[tz] Idea for internationalized time point unique time zone abbreviations
pmachata at redhat.com
Thu Jun 7 18:11:53 UTC 2012
Garrett Wollman <wollman at csail.mit.edu> writes:
> <<On Thu, 07 Jun 2012 18:53:20 +0200, Petr Machata <pmachata at redhat.com> said:
>> In Fedora Linux in particular zone identifier translations are stuffed
>> at system-config-date. I recall that Debian has a dedicated package for
>> that. In both these cases, the translation is done by calling gettext
>> on a time zone identifier.
> That seems like a really odd thing to do. Why not translate zone.tab?
> That's what user interfaces should be using to select zones anyway.
> The TZid is just a token you can hand to the C library (the fact that
> it's also a pathname is just an implementation detail).
We translate some of the strings in zone.tab, yes. system-config-date
is a GUI application for clock management that presents a map and a list
of zones. The zones IDs and descriptions need to be localized, that's
why we translate it.
>> That's because the TZ identifier is not stored in zoneinfo file. Doing
>> so would prevent us from hardlinking equal zones to save disk space.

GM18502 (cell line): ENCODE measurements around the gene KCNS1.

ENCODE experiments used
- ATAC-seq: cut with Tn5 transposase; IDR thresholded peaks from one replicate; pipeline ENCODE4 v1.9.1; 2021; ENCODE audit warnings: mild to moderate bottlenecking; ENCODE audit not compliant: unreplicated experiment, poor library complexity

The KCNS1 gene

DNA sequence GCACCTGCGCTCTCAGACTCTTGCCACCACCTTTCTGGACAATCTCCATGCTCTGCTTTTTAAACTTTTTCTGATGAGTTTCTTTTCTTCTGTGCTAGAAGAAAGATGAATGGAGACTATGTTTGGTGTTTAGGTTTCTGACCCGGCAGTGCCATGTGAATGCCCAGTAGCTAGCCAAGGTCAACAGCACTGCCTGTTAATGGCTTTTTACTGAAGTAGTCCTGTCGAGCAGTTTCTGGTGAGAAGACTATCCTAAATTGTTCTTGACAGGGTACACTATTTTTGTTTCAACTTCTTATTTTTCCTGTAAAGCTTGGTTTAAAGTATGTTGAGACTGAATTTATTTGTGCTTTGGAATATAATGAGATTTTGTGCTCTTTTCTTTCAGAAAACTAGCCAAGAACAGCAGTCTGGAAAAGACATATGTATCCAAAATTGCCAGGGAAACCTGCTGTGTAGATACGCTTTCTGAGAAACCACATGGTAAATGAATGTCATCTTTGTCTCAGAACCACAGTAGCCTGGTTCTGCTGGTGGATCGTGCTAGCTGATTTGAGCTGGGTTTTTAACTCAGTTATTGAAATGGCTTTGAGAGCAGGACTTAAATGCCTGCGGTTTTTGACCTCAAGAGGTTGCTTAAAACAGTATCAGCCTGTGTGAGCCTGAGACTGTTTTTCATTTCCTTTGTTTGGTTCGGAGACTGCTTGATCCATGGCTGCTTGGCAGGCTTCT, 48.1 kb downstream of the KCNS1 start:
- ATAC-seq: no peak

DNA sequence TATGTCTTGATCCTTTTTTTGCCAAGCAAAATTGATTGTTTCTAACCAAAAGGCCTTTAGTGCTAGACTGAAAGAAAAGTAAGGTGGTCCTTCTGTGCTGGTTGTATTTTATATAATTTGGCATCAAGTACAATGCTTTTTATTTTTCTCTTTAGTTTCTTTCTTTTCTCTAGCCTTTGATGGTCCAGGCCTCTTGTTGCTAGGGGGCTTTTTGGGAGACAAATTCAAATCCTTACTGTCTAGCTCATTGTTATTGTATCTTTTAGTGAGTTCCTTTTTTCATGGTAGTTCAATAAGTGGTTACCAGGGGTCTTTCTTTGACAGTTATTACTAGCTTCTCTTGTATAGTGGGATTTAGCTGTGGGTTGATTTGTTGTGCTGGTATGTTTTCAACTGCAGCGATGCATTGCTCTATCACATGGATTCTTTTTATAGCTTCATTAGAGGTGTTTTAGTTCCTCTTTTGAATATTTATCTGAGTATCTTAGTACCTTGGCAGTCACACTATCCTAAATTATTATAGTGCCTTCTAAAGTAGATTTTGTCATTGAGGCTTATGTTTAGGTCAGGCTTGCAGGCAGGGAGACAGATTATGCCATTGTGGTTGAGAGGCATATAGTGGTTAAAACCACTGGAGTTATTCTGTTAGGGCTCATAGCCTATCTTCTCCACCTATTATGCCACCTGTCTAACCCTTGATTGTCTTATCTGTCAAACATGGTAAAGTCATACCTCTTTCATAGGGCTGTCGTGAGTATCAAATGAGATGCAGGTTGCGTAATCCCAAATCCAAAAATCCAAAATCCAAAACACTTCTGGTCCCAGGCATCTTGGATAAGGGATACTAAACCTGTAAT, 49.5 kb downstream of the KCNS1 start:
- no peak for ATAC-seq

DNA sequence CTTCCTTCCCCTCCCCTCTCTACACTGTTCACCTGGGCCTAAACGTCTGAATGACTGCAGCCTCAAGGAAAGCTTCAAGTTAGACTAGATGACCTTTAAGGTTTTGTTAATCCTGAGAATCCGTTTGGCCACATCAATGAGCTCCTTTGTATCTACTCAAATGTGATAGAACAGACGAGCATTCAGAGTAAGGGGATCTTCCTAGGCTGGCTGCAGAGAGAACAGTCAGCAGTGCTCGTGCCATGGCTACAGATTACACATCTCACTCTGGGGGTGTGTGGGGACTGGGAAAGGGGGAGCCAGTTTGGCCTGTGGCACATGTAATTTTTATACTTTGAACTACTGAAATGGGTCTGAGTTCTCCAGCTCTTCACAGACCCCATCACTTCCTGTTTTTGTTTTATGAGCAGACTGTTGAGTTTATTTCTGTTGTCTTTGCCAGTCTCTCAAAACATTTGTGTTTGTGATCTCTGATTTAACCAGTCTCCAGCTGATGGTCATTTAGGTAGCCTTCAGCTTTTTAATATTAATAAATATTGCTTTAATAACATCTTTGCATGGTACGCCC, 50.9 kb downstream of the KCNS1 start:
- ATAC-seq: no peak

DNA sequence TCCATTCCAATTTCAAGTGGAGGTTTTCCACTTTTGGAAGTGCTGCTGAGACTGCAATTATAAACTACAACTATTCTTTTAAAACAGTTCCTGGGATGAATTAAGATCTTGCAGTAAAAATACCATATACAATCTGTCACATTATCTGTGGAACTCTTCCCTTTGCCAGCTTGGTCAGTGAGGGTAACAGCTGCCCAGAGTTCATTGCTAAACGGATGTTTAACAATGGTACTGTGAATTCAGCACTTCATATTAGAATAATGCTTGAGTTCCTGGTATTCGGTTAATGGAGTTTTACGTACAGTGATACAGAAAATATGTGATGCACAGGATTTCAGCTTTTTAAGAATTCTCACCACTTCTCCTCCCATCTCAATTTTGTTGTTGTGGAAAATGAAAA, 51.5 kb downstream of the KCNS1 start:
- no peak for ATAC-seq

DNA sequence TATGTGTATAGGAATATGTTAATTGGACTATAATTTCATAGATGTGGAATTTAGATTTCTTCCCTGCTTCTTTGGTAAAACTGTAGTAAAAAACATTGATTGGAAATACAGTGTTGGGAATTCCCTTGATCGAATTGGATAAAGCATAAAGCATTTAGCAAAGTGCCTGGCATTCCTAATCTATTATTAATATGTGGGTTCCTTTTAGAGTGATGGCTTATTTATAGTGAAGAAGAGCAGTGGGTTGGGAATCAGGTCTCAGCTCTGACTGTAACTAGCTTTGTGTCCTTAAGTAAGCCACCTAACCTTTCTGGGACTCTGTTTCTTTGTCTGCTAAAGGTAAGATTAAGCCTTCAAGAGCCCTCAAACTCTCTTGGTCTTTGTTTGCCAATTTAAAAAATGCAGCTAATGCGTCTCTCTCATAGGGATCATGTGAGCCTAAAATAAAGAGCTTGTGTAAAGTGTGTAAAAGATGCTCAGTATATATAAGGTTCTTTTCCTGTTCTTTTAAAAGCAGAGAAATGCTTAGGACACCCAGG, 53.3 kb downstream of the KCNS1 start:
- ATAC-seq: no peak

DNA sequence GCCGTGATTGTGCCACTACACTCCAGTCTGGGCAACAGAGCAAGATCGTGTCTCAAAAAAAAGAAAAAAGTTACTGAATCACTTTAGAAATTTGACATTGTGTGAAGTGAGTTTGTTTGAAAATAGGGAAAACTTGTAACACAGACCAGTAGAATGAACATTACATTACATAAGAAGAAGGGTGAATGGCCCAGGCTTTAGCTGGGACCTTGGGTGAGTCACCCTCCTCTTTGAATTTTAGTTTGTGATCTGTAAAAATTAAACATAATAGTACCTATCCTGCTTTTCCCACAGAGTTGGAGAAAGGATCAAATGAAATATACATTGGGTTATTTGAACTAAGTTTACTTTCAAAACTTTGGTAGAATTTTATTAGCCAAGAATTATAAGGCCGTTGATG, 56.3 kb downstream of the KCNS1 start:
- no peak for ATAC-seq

>> (Though I don't know if this is the reason the TZID is absent from the
>> file, or the hardlinking trick is the consequence of this.)
> In recent releases of FreeBSD the tzsetup utility automatically stores
> the installed zone's TZid in /var/cache/zoneinfo so that it can be
> reinstalled without user intervention when the tzdata is updated using
> "tzsetup -r". Many FreeBSD machines still have a separate /usr
> partition becuase that is the traditional partitioning setup.
It's similar in Linux as well, the file is /etc/sysconfig/clock in
Fedora. Then we have a trigger on tzdata package that copies the new
zone over when tzdata is updated. But nothing prevents a user from
copying stuff over by hand, at which point the information in
/etc/sysconfig/clock is wrong.
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